Tuesday, 1 July 2008

Dirty Thoughts From Other People's Comments Sections

Here's a little ramble I had in Sean Witzke's comments section. Sean compared Grant Morrison's inversion of the rules of his own JLA run in Final Crisis with the contrast between two other Morrison comics, The Invisibles and The Filth. Here's what I had to say in response:

I kinda love the fact that The Filth is turning out to be such a big influence on Morrison’s DC work…

I mean, check it: You’ve got the reality-breaking, darkcore madness of Final Crisis and Batman RIP which are totally Filthy in their themes and tone, and then you’ve got All Star Superman, which seems like the shiny happy opposite of all that stuff but which has the same hall of mirrors plot structure as The Filth.

Seriously: I mean, (1) It’s called ASS! Come on, you know that’s Filthy, and (2) It’s a series of discrete 1-2 issue stories that reflect the main plot while only advancing it marginally.

The massive difference in tone is, really, only as notable as the difference between Quitely’s artwork (relaxed, graceful, full of humour and melancholy) and Weston’s (cramped, frantic, bursting with ugly details).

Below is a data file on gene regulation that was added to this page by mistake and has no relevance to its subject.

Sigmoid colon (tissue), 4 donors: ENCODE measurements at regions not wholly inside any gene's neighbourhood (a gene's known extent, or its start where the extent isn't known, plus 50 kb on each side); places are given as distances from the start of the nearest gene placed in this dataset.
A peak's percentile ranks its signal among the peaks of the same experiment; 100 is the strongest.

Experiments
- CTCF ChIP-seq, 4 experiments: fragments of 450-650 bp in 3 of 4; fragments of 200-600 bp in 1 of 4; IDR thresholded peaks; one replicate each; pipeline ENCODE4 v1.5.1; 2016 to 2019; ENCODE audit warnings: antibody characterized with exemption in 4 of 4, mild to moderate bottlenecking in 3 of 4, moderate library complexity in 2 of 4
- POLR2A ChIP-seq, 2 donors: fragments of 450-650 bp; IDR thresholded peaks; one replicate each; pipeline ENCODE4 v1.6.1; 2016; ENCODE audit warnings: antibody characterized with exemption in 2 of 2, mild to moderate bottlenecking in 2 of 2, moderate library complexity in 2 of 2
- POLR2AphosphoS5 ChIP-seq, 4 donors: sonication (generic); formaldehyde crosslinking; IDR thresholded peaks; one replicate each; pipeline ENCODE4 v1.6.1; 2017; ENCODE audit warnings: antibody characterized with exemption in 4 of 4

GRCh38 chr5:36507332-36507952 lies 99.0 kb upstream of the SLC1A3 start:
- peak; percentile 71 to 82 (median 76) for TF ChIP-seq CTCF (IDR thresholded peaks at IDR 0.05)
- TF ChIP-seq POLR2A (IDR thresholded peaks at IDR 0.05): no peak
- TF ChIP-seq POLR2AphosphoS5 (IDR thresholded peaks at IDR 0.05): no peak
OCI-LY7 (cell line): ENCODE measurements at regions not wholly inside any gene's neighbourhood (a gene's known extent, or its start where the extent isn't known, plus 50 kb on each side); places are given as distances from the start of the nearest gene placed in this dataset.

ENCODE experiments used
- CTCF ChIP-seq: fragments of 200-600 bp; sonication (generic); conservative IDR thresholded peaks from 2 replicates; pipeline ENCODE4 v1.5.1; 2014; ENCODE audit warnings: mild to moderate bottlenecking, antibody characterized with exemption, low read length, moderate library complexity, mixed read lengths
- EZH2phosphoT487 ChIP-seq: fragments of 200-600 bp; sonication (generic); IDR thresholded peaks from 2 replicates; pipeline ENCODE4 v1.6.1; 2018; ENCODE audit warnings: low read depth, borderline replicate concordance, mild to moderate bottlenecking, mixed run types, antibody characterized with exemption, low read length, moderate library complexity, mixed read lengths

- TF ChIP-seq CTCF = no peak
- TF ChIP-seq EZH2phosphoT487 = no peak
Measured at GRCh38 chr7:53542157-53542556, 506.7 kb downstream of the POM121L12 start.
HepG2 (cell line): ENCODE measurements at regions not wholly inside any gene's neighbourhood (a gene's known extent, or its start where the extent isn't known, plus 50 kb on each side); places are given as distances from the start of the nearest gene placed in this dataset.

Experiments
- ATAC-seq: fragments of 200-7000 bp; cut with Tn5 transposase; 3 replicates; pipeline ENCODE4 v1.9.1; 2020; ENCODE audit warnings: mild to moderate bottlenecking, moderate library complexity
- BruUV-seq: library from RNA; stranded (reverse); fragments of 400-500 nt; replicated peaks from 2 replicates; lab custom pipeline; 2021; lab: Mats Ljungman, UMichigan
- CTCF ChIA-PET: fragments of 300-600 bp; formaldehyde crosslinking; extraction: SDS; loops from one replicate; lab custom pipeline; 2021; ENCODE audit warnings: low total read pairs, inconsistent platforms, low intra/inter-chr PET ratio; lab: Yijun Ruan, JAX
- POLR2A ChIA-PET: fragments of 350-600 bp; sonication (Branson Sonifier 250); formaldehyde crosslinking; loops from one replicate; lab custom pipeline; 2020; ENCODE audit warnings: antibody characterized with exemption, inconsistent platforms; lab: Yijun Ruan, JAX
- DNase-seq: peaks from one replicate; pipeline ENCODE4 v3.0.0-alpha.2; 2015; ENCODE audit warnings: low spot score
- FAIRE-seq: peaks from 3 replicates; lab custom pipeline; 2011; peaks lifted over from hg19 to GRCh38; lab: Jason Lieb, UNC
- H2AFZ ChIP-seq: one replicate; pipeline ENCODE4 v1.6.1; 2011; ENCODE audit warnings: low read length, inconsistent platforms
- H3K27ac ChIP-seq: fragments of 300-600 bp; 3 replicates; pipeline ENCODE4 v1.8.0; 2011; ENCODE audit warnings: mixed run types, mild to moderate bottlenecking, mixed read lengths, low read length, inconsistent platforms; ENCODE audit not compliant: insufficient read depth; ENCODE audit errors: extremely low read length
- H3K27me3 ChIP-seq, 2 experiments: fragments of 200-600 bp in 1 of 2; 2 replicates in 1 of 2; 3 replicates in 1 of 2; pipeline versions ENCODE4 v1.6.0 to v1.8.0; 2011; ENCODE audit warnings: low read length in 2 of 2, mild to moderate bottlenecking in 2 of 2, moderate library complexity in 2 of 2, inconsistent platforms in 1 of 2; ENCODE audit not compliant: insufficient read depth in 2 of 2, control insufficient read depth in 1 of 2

Or at least that’s what I’m claiming today. Speak to me tomorrow and I’ll probably tell you that it’s bullshit, but… yes… where was I?

Oh, yeah: I love that this totally bizarre, much-bitched about and hated miniseries (The Filth — which I do love, by the way!) has ended up being the touchstone for Morrison’s recent heavy bout of corporate work.

Actually, thinking about it, you could argue that The Filth occupies the same position in Morrison’s recent work that Flex Mentallo did in the mid-to-late nineties and Arkham Asylum did in the late eighties. I’m just riffing wild here, but if you wanted to chart Morrison’s progression from literary wideboy to psychedelic poptimist to fractured, carnage-addled supporter of low-key kindness then you could definitely use those three works as exemplars. Except… I don’t really like Arkham Asylum, but I do love most of Morrison’s work from that era. Ah, fuck it!

I later decided that Morrison's controversial The New Adventures of Hitler was a better representative of Morrison's early work, because (1) It's actually good, and (2) Its iconoclastic approach to real people and events ties it in with some of Morrison's early prose and dramatic writing.

Plus, I somehow ended up challenging the totally-absent Tim Callahan to a wrestling match in a paddling pool full of robotic eels. Why? I think it was for the right to finish his series of books on Morrison's work or something. I dunno, can I claim it was my attempt to imitate a Filth-style breakdown?


Oh well, how about I just blame it on this:

Thought not, but it was worth a try all the same.

1 comment:

sean witzke said...